• Inclusive governance: We facilitate community-based governance structures like water user associations, watershed committees, and forest user groups. These platforms allow communities to meaningfully participate in transparent decision-making and resource management.
  • Social accountability: By consistently reporting back to communities, enabling participatory monitoring, and maintaining open feedback channels, we try to be accountable to the people we serve. Their assessments guide our adaptive management.
  • By conclusion, he told panelists and audience that “in the over 220,000 farmers we’ve engaged to date, we’ve seen the immense power of this approach. When communities have the tools, knowledge, and agency to drive their development, the impact is lasting. Our role is to be facilitators and partners in that empowering journey, walking alongside communities, and learning as much as we share.
IUCN President Razan Al Mubarak

In this IUCN Africa Conservation Forum 2024, IUCN President H.E. Razan said “As a Union, we are glad to see the growing recognition of the need for inclusive conservation in the African region, and the engagement of so many different organizations and individuals in achieving our common goal of ensuring equity, justice and rights during its implementation”.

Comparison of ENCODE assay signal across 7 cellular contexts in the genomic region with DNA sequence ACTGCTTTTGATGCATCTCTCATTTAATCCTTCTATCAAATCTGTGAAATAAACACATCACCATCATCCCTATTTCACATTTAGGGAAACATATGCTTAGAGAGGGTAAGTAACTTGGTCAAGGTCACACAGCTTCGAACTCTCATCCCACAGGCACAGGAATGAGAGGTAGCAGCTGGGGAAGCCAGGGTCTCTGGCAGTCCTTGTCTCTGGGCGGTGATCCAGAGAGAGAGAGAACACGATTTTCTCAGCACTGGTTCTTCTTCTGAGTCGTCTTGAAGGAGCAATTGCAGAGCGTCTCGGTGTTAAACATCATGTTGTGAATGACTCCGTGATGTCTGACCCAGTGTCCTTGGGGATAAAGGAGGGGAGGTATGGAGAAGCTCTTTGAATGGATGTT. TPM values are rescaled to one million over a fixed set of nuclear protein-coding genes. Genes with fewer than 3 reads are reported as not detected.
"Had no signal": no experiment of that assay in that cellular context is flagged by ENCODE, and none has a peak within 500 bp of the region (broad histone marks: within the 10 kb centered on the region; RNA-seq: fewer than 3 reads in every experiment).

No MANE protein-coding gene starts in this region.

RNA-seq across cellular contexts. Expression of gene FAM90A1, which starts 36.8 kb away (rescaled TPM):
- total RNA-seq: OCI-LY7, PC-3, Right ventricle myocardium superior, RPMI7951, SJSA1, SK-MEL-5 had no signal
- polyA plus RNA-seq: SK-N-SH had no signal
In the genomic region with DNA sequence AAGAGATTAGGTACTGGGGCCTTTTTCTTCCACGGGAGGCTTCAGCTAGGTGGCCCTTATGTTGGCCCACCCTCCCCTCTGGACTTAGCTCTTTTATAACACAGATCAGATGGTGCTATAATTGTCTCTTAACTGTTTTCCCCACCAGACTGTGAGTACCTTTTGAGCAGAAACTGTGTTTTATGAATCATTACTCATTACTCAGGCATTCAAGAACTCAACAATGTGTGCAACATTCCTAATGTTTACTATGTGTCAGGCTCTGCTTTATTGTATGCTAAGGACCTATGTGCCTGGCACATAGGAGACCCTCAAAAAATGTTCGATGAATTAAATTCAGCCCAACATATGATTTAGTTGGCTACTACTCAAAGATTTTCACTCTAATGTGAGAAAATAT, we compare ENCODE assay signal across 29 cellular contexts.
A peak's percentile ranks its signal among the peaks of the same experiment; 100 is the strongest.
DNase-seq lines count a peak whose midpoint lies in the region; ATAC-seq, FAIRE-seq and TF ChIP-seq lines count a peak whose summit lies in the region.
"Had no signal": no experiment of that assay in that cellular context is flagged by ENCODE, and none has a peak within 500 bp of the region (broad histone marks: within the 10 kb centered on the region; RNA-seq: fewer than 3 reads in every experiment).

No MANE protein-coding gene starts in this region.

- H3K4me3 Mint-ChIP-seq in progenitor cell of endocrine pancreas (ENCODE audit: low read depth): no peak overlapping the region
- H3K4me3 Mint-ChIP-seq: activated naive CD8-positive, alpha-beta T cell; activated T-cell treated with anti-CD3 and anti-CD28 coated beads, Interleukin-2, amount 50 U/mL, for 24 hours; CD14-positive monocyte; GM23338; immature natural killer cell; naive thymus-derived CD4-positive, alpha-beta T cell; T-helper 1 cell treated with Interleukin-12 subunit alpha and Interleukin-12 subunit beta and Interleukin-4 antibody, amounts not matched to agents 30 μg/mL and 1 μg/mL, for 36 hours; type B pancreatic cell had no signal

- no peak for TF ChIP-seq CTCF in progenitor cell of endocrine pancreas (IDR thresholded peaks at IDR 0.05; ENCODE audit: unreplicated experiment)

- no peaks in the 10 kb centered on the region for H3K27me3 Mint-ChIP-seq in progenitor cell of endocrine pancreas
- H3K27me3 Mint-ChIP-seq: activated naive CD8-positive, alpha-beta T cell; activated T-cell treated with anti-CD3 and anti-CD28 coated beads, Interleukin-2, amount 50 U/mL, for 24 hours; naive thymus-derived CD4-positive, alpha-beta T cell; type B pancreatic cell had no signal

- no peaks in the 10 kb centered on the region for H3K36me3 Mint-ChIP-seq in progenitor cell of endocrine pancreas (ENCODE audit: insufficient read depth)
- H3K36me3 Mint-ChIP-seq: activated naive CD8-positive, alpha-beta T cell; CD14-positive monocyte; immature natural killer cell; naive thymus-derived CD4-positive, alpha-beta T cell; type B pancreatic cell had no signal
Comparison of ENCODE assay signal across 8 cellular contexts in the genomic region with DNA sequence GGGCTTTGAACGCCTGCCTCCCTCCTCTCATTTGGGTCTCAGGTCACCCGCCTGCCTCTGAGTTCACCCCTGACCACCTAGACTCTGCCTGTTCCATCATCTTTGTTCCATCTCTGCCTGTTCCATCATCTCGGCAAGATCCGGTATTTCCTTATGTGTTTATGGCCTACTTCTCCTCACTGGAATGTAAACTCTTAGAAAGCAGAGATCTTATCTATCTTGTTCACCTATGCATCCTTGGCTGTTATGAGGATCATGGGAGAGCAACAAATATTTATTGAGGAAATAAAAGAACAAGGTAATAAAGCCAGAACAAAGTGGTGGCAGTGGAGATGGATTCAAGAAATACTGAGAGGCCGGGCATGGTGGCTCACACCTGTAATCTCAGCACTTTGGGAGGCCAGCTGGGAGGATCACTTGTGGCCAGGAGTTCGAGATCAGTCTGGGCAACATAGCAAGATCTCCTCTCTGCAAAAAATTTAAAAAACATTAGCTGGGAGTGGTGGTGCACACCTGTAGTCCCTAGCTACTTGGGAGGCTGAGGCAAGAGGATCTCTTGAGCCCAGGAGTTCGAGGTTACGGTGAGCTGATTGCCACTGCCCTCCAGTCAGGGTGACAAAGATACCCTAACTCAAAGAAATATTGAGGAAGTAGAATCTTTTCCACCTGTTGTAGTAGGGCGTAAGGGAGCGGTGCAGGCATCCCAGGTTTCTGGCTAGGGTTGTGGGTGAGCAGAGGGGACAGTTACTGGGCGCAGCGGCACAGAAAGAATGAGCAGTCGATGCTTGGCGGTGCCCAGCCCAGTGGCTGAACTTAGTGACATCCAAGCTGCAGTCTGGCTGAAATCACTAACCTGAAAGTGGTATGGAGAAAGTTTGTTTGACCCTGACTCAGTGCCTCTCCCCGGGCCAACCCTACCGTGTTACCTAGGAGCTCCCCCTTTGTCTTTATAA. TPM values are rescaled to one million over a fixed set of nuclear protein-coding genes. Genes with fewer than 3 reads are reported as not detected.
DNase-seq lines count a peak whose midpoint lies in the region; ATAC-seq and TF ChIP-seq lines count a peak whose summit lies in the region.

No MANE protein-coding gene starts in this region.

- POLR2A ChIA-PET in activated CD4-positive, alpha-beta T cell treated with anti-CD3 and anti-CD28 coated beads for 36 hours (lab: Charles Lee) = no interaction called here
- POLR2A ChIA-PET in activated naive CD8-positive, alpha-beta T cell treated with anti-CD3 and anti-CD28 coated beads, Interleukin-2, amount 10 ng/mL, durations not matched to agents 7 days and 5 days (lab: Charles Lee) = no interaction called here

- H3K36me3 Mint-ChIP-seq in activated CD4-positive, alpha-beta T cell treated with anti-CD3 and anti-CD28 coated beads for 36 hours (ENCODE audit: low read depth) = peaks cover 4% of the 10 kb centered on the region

IUCN Director General Dr Grethel Aguilar 

Director General Dr Grethel Aguilar  said ” It is the first time we are holding a forum as one African continent, and I know this was the correct decision, because the voices of Africa are better and stronger together. People must be at the center of our actions. United, we can create solutions that help people and nature thrive, recognizing the rights of Indigenous peoples and local communities.”

The event, held under the theme ‘African solutions for nature and people – creating transformative responses to the biodiversity and climate crisis in Africa’, gives participants the opportunity to use the Union’s platform to amplify their voice and influence policy at regional and global levels.

It is one of several IUCN Regional Conservation Fora, held across the globe this year, that offer Members an opportunity to shape the agenda for the IUCN World Conservation Congress, to be held in the United Arab Emirates in 2025. The IUCN Congress in turn sets the global conservation agenda for the years ahead.

This event also features engaging high-level panels comprising African government representatives, scientific experts, Indigenous peoples, and local community representatives – in plenary and thematic side event sessions – to address critical conservation challenges and trends in Africa.